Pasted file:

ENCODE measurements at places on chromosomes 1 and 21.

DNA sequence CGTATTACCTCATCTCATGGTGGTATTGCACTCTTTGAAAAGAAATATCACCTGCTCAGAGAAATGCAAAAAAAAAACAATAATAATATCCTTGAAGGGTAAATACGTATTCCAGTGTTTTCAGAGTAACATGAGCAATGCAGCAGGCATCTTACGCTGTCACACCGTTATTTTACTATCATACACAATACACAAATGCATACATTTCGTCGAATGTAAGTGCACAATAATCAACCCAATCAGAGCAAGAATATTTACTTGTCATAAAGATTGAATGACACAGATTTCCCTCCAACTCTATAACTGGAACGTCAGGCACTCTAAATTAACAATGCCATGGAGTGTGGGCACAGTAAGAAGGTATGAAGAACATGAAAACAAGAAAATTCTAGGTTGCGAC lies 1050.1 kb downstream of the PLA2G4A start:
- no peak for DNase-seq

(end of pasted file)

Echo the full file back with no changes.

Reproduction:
ENCODE measurements at places on chromosomes 1 and 21.

DNA sequence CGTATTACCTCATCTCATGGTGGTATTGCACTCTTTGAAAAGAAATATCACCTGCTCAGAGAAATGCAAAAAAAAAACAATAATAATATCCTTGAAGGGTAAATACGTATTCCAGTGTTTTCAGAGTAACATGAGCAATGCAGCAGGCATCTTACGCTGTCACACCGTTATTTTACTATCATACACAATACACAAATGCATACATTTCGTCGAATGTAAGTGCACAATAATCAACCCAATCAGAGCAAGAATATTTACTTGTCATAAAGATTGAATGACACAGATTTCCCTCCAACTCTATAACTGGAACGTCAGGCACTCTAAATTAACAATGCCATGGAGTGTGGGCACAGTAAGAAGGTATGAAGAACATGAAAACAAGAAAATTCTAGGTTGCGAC lies 1050.1 kb downstream of the PLA2G4A start:
- no peak for DNase-seq